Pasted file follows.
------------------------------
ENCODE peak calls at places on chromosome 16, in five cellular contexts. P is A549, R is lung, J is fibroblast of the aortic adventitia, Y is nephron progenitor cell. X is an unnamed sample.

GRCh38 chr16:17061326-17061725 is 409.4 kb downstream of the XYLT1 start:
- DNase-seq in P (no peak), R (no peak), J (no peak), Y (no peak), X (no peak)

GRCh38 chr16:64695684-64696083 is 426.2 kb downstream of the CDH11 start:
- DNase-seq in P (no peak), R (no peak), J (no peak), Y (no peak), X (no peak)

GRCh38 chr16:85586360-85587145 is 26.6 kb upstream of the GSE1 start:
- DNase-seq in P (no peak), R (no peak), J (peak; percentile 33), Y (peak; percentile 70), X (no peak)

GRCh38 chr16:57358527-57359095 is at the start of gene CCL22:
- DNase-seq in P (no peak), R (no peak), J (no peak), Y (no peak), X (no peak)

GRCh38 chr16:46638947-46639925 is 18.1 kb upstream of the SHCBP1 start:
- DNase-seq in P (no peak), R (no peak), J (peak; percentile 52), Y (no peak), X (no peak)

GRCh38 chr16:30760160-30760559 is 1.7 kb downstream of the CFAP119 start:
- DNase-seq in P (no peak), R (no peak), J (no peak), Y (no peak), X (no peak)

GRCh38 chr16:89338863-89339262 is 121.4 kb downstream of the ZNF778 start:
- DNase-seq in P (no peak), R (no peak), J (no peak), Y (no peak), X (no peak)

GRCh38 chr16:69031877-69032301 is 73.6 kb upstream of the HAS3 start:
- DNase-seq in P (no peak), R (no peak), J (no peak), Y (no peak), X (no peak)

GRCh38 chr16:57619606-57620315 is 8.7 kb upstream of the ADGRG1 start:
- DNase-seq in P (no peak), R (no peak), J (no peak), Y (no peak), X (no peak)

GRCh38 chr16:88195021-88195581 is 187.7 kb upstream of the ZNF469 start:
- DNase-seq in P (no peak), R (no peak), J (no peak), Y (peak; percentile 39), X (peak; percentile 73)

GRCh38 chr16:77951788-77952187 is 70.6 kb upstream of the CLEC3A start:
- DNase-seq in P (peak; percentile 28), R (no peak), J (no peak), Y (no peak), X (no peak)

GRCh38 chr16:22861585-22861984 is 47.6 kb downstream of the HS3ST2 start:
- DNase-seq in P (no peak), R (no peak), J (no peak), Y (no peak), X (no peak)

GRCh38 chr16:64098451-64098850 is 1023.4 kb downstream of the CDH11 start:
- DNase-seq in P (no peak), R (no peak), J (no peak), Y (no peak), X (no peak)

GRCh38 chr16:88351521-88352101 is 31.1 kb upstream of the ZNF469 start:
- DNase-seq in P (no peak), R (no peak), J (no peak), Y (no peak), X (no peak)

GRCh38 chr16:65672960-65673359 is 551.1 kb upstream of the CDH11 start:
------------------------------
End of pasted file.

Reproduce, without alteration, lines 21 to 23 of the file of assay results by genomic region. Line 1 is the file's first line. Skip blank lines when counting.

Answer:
- DNase-seq in P (no peak), R (no peak), J (no peak), Y (peak; percentile 39), X (peak; percentile 73)

GRCh38 chr16:77951788-77952187 is 70.6 kb upstream of the CLEC3A start:
- DNase-seq in P (peak; percentile 28), R (no peak), J (no peak), Y (no peak), X (no peak)